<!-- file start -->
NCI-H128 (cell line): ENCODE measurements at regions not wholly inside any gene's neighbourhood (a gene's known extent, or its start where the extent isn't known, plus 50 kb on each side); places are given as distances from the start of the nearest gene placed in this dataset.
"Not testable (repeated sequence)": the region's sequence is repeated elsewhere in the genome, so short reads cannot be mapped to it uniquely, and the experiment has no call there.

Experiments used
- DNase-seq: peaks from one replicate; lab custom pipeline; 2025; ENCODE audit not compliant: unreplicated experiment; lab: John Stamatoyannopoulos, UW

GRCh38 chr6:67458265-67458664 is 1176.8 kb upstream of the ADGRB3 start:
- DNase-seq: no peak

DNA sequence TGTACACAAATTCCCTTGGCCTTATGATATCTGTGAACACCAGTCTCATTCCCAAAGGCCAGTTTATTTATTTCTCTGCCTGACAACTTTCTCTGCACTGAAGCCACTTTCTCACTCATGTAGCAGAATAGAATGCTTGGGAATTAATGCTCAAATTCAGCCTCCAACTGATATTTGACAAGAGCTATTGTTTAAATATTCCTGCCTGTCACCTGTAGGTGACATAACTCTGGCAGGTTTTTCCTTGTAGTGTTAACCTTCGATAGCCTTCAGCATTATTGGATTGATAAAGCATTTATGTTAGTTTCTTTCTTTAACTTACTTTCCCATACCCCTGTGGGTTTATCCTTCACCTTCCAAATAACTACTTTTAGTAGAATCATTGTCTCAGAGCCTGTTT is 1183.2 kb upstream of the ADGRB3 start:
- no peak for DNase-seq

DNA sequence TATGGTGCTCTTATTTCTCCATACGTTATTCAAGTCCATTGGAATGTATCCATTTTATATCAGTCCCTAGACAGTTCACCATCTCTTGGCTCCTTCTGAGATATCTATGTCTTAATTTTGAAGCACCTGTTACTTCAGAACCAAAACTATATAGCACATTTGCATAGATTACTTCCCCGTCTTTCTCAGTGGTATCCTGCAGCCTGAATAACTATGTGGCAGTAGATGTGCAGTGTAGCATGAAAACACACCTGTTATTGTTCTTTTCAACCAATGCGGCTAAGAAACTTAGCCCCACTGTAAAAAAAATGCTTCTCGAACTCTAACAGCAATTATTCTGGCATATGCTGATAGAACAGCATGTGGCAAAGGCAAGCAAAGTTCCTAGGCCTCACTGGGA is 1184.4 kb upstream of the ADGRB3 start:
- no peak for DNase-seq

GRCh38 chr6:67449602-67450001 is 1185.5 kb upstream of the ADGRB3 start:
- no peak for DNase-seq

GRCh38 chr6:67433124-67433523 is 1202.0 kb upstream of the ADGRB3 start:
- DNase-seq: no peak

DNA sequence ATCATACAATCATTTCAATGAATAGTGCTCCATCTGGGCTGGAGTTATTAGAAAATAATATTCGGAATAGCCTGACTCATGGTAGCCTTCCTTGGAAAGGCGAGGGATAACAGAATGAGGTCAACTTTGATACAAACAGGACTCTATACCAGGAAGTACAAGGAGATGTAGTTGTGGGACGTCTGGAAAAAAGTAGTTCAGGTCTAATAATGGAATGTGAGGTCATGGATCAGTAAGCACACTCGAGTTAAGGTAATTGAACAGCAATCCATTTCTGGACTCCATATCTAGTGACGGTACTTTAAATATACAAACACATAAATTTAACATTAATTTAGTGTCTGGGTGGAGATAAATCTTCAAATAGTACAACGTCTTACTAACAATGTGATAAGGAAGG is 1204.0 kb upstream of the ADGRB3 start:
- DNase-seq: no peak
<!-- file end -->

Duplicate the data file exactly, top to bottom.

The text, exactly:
NCI-H128 (cell line): ENCODE measurements at regions not wholly inside any gene's neighbourhood (a gene's known extent, or its start where the extent isn't known, plus 50 kb on each side); places are given as distances from the start of the nearest gene placed in this dataset.
"Not testable (repeated sequence)": the region's sequence is repeated elsewhere in the genome, so short reads cannot be mapped to it uniquely, and the experiment has no call there.

Experiments used
- DNase-seq: peaks from one replicate; lab custom pipeline; 2025; ENCODE audit not compliant: unreplicated experiment; lab: John Stamatoyannopoulos, UW

GRCh38 chr6:67458265-67458664 is 1176.8 kb upstream of the ADGRB3 start:
- DNase-seq: no peak

DNA sequence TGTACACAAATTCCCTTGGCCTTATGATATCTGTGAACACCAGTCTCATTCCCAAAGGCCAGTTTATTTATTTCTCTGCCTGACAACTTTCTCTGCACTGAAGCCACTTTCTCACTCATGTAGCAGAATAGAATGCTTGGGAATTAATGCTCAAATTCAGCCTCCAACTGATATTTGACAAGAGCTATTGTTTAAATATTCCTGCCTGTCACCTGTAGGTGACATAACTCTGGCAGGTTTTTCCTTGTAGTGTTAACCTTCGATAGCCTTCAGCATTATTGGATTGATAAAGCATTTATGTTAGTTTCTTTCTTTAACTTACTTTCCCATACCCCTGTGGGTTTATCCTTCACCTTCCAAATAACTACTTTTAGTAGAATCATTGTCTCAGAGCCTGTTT is 1183.2 kb upstream of the ADGRB3 start:
- no peak for DNase-seq

DNA sequence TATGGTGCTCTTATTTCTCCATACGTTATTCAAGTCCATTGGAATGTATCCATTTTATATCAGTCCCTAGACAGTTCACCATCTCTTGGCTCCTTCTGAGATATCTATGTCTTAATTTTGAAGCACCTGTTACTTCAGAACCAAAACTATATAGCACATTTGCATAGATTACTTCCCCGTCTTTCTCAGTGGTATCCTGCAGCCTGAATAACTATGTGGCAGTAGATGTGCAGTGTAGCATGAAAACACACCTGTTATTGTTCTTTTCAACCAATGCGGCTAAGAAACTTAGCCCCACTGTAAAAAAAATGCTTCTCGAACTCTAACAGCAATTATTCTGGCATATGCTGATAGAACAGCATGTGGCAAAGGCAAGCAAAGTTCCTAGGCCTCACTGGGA is 1184.4 kb upstream of the ADGRB3 start:
- no peak for DNase-seq

GRCh38 chr6:67449602-67450001 is 1185.5 kb upstream of the ADGRB3 start:
- no peak for DNase-seq

GRCh38 chr6:67433124-67433523 is 1202.0 kb upstream of the ADGRB3 start:
- DNase-seq: no peak

DNA sequence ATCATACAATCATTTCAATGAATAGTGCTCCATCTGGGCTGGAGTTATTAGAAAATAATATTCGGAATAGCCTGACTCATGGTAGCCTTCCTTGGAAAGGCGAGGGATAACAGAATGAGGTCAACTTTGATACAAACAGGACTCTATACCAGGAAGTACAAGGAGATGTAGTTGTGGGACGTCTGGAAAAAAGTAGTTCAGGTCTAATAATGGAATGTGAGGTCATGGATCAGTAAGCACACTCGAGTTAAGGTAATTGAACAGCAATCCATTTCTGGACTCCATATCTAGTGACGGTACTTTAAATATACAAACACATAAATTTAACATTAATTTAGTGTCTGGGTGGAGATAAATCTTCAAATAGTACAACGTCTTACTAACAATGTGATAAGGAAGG is 1204.0 kb upstream of the ADGRB3 start:
- DNase-seq: no peak